17. DaveC426913 Valued Senior Member

    Messages:
    5,643
    Well, no. Of course not. You've got a pet idea and you're looking for validation for it.
    The problem is, you're mangling established points to do so. To wit:

    Mathematics is an abstract logical language used to describe nature.
    Natural things cannot be mathematics, though they can be described by mathematics.

    You might as well say a tree "is" English.
     
    Last edited: Mar 31, 2017
  18. Write4U Valued Senior Member

    Messages:
    3,858
    Because evrything in the universe functions mathematically!
    Because the universe functioned mathematically long before we invented the languages which describe the observed functions.
    No, I can say that a tree IS a dynamic mathematical construct. It is a fractal organism, as are all neural systems, such as brains of any size or sophistication.

    SPACE IS MATHEMATICAL IN ITS VERY ESSENCE.That is why we can describe universal mathematical functions from OBSERVATION!.

    Why are you so determined to reject empirical evidence of universal mathematical functions and constants?
     
    Last edited: Mar 31, 2017
  19. DaveC426913 Valued Senior Member

    Messages:
    5,643
    Mathematics is an abstractive language that describes events.
    So, no.

    You are confusing forces and properties of nature with the description of them.

    A moon orbits its planet in a near-circular path because the force and velocity at any given moment is (simplistically) pushing/pulling on it. These forces and properties have no value - no unit - unless we assign one. And the moon does not know - three seconds from now - what direction to go (because it hasn't been exposed to those forces yet). It just reacts to immediate forces.

    You'd be wrong.
    It can be described mathematically.

    Fractal mathematics was invented by humans. we use it to describe self-similar structures.
    The structures are self-similar because of their physics.

    Re-asserting it doesn't make it true.

    The universe is physical in its very existence.

    I am not. Why are you so determined to keep beating your wife?


    Dude. Physics is what cause the universe's mechanisms to operate in patterns.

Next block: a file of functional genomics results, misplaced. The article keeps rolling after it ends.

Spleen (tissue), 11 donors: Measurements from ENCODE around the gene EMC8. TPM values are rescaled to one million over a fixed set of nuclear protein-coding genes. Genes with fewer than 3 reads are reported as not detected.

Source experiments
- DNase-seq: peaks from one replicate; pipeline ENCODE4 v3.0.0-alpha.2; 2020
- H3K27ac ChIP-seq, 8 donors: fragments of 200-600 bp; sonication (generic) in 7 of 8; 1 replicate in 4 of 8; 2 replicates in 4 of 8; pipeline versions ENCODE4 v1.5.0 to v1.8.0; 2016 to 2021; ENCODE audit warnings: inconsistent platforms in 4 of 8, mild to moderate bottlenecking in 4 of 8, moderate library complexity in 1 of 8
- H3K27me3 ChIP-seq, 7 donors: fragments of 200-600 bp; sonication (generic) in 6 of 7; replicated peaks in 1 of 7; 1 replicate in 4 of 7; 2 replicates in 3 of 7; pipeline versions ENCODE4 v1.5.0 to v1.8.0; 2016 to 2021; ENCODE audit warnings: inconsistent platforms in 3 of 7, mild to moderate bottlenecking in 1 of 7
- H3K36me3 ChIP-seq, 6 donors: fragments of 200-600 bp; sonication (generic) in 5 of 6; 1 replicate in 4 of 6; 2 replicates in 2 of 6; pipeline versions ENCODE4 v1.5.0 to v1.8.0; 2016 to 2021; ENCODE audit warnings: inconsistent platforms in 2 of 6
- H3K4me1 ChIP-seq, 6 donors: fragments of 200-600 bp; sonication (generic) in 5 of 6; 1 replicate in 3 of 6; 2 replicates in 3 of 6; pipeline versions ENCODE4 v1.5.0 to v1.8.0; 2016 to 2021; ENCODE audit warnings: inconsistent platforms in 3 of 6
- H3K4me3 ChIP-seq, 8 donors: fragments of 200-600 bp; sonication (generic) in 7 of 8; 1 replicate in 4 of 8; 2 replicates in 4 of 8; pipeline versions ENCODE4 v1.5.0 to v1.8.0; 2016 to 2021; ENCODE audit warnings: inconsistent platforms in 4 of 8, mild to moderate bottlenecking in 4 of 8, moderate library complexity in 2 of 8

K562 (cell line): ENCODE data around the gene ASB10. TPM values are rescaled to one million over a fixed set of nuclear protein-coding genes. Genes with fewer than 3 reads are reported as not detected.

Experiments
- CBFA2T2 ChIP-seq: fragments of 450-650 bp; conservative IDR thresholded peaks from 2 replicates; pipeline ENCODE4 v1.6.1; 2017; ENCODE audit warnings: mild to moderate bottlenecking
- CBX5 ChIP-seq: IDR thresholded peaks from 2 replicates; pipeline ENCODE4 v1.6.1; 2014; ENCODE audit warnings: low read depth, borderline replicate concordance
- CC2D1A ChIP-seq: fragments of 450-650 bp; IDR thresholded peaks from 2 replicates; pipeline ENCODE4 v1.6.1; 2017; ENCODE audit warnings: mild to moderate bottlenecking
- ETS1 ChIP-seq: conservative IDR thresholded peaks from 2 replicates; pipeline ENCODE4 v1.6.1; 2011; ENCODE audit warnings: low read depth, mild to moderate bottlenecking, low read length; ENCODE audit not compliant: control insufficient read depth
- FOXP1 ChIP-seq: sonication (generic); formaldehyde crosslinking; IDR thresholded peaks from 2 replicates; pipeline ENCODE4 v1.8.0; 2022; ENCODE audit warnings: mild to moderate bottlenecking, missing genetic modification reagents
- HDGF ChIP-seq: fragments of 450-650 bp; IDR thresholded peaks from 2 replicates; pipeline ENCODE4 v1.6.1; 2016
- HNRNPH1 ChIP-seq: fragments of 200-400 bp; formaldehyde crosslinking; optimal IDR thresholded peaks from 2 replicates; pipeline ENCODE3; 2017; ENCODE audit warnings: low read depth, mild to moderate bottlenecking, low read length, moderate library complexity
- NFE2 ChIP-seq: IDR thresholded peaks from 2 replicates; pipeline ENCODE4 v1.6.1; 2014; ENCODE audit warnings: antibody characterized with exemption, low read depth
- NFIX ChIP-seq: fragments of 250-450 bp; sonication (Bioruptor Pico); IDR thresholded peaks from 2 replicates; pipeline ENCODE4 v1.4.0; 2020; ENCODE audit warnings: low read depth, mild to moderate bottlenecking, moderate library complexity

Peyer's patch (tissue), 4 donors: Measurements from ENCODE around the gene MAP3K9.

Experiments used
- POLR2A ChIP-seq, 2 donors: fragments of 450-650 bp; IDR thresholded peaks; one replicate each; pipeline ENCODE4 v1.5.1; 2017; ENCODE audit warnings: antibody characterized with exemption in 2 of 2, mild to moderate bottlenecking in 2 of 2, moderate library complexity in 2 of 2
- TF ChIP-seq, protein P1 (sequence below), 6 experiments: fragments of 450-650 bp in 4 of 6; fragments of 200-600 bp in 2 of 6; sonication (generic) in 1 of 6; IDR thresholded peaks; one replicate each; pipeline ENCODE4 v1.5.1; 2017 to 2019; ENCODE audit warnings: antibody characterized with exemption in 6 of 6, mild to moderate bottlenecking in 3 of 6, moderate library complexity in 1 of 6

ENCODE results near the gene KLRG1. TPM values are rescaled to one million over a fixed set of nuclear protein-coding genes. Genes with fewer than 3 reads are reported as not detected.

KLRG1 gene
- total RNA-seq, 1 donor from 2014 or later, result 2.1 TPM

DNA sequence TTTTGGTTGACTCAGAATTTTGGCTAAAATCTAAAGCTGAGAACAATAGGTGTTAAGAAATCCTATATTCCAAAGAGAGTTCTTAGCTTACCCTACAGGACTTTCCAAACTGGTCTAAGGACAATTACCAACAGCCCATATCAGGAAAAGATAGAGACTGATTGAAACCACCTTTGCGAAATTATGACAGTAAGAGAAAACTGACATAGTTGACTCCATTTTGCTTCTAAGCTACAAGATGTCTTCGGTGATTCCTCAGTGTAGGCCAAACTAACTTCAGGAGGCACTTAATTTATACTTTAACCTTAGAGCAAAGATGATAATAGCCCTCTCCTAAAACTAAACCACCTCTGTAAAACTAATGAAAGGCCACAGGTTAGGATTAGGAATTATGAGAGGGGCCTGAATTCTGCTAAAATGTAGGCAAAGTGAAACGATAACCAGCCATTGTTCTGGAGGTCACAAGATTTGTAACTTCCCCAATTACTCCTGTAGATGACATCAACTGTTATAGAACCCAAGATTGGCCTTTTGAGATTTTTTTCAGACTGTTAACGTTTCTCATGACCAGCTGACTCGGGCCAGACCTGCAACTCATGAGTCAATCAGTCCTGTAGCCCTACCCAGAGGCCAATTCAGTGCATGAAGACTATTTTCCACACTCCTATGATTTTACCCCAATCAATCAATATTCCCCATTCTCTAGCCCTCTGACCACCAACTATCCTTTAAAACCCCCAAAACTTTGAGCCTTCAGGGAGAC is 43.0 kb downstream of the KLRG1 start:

Mathematics is what we use to describe the physics.

    Stop misunderstanding what math is.
     
    Last edited: Mar 31, 2017
  20. Write4U Valued Senior Member

    Messages:
    3,858
    Dude, stop rejecting the mathematical nature of physical functions and relationships.
    You may want to ponder naturally occurring Exponential functions.

    From Wiki,
    Logarithmic identities[edit]
    Main article: List of logarithmic identities
    Several important formulas, sometimes called logarithmic identities or logarithmic laws, relate logarithms to one another.
    "Product, quotient, power, and root" [edit]
     
    Last edited: Mar 31, 2017
  21. DaveC426913 Valued Senior Member

    Messages:
    5,643
    Oh they definitely have a nature that can be nicely mathematically described. No question about it.
    The physics (the actually forces and properties in nature) can lead to some very elegant structures.
     
  22. Write4U Valued Senior Member

    Messages:
    3,858
    Ok this is the most condensed analogy:
    Mathematics is to Physics, what Time is to Space.
     
  23. Write4U Valued Senior Member

    Messages:
    3,858
    C'mon Dave,
    all you need to say, "some very elegant mathematical structures.
    The Table of elements is a perfect example of natural mathematical structures in physics. In wave theory, interference patterns are mathematical constructs.
     
    Last edited: Mar 31, 2017

Share This Page